That same day, Macron, who made the European Union a cornerstone of his election campaign, also strove to show he was a strong - but independent - European leader.
“I am favourable to Europe, but not ‘Euro-dumbstruck’”, he told EU commission president Jean-Claude Juncker.
After Brussels, Macron flew to Italy for the G7 summit which many analysts forecast would be one of the most difficult in years, as disagreements with the US over the Paris Agreement on Climate Change agreement threatened to boil over, and challenging trade and immigration issues loomed.
The picturesque hilltop town of Traormina in Sicily provided a beautiful backdrop for Macron to meet and build relationships with the leaders of the world’s wealthiest nations – and show his resolve, despite his youth, which he used to his advantage.
A meeting in a stunning flower-filled park between Macron and his Canadian counterpart, 45 year-old Justin Trudeau, set the internet aflutter with jokes of a ‘bromance’.
It would have been difficult for the handsome and dapper young leaders not to look good in such a setting, particularly alongside longtime Twitter favourite Trudeau.
Among flowered walkways and with the blue Mediterranean sea sparkling in the background, both men struck a sharp contrast to their older counterparts. To the delight of the photographers, people-watchers and the internet, Macron was even seen picking a flower.
"The Franco-Canadian friendship has a new face," Macron tweeted afterwards. "@JustinTrudeau, it's up to us to take on the challenges of our generation!"
To which the Canadian prime minister – and media-darling -- Trudeau responded:
"Sitting down with @EmmanuelMacron for the first time, talking jobs, security & climate -- looking forward to more conversations, my friend".
… and some muscle flexing
Macron made new friends in Italy, but he also showed he was no push-over.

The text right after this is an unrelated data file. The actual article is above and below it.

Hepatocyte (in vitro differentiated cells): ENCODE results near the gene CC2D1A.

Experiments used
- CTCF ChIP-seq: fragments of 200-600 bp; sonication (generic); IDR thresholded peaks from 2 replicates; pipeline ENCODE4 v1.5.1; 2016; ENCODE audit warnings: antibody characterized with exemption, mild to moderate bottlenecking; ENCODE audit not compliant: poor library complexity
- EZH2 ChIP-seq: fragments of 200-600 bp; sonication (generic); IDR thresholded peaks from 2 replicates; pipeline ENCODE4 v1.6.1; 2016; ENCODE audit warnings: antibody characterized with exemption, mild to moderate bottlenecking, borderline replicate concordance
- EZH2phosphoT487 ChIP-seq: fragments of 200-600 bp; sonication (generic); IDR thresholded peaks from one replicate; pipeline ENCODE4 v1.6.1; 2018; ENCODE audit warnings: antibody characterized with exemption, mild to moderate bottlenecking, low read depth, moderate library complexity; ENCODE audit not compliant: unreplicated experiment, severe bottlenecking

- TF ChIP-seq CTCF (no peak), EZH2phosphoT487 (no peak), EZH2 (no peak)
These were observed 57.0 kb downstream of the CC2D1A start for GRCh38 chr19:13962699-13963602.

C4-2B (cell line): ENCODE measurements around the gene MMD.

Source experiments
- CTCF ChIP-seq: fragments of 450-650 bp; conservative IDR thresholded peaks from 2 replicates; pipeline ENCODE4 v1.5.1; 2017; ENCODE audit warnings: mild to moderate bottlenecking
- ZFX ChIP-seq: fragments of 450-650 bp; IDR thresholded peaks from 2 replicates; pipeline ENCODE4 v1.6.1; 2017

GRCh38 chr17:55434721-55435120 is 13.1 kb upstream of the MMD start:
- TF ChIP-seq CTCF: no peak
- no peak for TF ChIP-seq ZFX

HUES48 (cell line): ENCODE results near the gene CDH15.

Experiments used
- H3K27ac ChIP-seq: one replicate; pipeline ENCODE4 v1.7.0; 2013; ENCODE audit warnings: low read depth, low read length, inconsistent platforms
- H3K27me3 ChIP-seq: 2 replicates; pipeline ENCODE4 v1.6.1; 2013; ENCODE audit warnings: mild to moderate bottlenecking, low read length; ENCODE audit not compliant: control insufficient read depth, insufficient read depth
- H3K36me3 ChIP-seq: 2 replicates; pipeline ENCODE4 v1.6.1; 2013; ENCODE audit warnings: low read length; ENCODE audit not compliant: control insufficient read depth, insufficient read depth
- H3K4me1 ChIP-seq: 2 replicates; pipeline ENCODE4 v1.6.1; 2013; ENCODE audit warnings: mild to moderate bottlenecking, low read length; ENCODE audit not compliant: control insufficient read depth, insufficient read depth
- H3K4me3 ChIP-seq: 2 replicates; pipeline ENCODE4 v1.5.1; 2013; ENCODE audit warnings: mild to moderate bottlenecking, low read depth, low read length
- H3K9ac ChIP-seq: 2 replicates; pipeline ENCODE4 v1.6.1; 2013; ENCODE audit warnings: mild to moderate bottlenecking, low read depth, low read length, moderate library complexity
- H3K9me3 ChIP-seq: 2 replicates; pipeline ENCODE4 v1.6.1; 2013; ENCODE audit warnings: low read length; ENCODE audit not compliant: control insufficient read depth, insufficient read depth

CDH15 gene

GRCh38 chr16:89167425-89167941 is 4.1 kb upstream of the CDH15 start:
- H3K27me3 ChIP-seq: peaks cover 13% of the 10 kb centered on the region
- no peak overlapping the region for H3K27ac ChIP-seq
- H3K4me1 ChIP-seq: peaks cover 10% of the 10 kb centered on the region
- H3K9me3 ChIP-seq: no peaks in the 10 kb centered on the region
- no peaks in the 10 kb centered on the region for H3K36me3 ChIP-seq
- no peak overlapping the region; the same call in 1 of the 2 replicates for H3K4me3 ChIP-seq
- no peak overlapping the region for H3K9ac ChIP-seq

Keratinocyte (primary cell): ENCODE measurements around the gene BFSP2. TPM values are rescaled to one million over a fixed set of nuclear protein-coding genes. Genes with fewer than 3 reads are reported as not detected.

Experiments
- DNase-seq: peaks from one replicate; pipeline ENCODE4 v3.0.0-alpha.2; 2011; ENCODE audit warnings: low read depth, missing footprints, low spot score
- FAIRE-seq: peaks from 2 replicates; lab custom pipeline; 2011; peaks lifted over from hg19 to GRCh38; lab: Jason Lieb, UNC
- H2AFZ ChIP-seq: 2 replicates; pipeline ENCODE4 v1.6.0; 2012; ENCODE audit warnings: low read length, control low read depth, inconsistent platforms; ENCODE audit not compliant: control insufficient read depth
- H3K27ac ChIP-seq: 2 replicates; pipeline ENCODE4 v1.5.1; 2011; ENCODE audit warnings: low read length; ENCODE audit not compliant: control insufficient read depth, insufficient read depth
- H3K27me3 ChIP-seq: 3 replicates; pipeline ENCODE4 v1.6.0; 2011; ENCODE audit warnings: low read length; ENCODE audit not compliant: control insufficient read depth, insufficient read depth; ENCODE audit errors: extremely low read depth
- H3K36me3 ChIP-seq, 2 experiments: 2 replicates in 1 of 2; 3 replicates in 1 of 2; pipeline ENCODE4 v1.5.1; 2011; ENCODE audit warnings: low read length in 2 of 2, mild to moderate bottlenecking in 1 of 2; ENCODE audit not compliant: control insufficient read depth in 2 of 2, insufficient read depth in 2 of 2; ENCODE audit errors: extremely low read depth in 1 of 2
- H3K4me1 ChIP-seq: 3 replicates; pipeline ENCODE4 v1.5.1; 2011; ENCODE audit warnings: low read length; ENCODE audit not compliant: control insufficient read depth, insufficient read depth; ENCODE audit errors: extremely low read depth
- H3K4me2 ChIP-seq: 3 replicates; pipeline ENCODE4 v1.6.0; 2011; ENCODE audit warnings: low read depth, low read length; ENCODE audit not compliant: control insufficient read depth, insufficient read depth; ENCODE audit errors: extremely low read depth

In official talks with the UK Prime Minister Theresa May on May 26th, he dismissed her request for early talks on a Brexit trade deal with the EU. At a round table on trade and climate change with Donald Trump and other world leaders, Macron was particularly forceful about upholding the Paris Agreement on Climate Change. At the summit's close, the American president said he would postpone his decision to stick with the accord or leave it, much to the chagrin of his ‘allies’.
Keeping the press at a distance
During his election campaign, Macron pledged to restore the prestige of the French presidency. This meant in contrast, no doubt, to his unpopular predecessor François Hollande, who boasted about being a ‘normal president’ and was often seen gossiping and joking with journalists. From the outset, Macron and his team of tightly-knit aides, have kept the press at a distance.
At both summits, Macron made it clear than he would answer few questions from the media and did not invite any members of the press to travel to the summits with him on his presidential jet.
A king of communications
The week however, was hailed by all accounts as a success, with the Italian press describing the French president as the ‘antidote’ to the US president. The famous Italian newspaper La Stampa enthused that Macron was ‘the most photographed leader’ at the G7.
On Monday, Macron will continue his high-level diplomatic meetings on home turf. Russian President Vladimir Putin is flying into Paris to visit the inauguration of an exhibition on the Tsar Peter the Great at Versailles which will provide a perfect photo opportunity to capture the two leaders shaking hands -- hopefully amicably -- with the famed building being used as a symbolic backdrop to demonstrate the historic ties between France and Russia.
Despite experts expecting tension over Syria and claims of Russian cyber attacks during Macron’s presidential campaign, the palace’s gilded and regal surroundings will no doubt make Macron, a communication king, look good.
Date created : 2017-05-28